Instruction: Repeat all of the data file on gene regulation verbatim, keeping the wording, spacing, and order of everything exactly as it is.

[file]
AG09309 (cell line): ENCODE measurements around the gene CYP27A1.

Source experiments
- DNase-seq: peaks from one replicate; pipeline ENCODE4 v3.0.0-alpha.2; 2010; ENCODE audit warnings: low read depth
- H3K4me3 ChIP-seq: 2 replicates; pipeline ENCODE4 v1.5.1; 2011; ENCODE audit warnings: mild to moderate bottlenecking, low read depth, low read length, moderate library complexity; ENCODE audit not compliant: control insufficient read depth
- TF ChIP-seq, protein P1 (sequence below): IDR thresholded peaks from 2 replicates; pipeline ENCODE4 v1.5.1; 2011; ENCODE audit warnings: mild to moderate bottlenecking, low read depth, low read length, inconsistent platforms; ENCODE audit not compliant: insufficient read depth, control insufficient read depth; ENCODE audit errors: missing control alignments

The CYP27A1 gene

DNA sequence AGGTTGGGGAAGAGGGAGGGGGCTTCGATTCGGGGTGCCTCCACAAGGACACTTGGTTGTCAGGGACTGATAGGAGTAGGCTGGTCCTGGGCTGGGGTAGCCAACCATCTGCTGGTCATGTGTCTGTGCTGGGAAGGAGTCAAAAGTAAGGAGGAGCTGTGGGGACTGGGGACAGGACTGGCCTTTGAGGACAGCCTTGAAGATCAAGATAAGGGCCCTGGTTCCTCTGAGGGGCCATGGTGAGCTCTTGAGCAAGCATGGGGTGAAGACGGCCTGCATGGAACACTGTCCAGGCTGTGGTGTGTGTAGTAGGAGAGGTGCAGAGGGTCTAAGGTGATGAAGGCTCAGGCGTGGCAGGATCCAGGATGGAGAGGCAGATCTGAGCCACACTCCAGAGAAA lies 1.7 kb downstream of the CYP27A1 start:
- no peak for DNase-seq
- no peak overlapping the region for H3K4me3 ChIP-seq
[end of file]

AG09309 (cell line): ENCODE measurements around the gene CYP27A1.

Source experiments
- DNase-seq: peaks from one replicate; pipeline ENCODE4 v3.0.0-alpha.2; 2010; ENCODE audit warnings: low read depth
- H3K4me3 ChIP-seq: 2 replicates; pipeline ENCODE4 v1.5.1; 2011; ENCODE audit warnings: mild to moderate bottlenecking, low read depth, low read length, moderate library complexity; ENCODE audit not compliant: control insufficient read depth
- TF ChIP-seq, protein P1 (sequence below): IDR thresholded peaks from 2 replicates; pipeline ENCODE4 v1.5.1; 2011; ENCODE audit warnings: mild to moderate bottlenecking, low read depth, low read length, inconsistent platforms; ENCODE audit not compliant: insufficient read depth, control insufficient read depth; ENCODE audit errors: missing control alignments

The CYP27A1 gene

DNA sequence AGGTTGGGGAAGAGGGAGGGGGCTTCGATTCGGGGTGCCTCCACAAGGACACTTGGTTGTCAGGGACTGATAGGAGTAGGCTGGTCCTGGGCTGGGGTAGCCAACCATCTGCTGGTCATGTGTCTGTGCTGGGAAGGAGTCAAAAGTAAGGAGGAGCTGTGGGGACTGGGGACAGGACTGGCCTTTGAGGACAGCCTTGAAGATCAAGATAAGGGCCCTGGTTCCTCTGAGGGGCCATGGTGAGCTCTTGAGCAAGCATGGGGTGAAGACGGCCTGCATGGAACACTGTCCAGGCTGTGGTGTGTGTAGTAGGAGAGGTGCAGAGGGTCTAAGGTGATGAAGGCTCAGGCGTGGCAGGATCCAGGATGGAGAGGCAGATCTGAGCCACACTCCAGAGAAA lies 1.7 kb downstream of the CYP27A1 start:
- no peak for DNase-seq
- no peak overlapping the region for H3K4me3 ChIP-seq